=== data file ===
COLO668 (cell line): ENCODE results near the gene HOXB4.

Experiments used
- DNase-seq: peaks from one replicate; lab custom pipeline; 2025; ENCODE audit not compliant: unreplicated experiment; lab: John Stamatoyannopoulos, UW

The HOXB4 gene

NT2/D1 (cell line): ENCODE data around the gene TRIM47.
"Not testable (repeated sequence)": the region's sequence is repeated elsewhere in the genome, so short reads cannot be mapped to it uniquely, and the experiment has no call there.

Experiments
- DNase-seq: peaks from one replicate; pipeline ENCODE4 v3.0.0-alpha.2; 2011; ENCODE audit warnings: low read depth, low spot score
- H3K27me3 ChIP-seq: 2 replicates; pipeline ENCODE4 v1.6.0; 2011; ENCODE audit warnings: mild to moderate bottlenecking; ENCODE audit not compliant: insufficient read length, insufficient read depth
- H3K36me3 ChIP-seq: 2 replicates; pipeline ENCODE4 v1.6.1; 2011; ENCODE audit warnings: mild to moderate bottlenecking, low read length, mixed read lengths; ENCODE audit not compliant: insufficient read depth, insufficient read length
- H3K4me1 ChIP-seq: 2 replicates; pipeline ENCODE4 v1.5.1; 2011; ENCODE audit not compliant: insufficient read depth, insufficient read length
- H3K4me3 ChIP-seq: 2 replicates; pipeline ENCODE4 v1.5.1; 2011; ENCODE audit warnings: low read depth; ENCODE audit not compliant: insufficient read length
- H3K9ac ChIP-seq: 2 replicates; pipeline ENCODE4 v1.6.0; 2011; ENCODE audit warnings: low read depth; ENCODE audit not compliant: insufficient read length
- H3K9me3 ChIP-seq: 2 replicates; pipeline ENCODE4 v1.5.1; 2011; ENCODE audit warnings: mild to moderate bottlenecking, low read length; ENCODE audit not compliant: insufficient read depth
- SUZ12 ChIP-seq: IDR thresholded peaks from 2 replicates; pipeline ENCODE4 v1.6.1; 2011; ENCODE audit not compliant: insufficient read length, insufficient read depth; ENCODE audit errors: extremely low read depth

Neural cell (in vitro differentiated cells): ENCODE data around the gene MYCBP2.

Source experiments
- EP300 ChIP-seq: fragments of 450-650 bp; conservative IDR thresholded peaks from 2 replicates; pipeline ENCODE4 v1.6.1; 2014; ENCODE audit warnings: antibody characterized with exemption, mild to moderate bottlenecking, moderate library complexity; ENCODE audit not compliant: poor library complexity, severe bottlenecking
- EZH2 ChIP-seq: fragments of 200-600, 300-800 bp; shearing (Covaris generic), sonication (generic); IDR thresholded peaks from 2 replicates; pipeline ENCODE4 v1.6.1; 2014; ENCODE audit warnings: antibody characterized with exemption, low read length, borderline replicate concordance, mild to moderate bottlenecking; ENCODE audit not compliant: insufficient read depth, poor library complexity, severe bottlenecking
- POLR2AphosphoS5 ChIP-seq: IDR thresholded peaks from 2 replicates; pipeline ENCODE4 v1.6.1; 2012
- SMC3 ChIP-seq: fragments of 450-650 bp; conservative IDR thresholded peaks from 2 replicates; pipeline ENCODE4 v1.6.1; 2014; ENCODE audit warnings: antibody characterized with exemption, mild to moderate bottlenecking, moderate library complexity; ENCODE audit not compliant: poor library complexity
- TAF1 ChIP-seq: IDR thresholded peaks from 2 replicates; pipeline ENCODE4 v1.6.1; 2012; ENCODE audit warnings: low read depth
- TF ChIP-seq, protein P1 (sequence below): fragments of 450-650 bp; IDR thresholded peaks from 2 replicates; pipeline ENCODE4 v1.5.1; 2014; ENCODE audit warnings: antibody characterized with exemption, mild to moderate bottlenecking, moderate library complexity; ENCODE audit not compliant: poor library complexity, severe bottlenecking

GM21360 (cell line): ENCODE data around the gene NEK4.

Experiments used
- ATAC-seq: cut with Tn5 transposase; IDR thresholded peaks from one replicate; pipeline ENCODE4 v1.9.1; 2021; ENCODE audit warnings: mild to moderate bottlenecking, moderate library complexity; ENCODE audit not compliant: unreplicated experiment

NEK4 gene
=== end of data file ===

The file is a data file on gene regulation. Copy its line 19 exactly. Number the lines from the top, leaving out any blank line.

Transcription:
- EZH2 ChIP-seq: fragments of 200-600, 300-800 bp; shearing (Covaris generic), sonication (generic); IDR thresholded peaks from 2 replicates; pipeline ENCODE4 v1.6.1; 2014; ENCODE audit warnings: antibody characterized with exemption, low read length, borderline replicate concordance, mild to moderate bottlenecking; ENCODE audit not compliant: insufficient read depth, poor library complexity, severe bottlenecking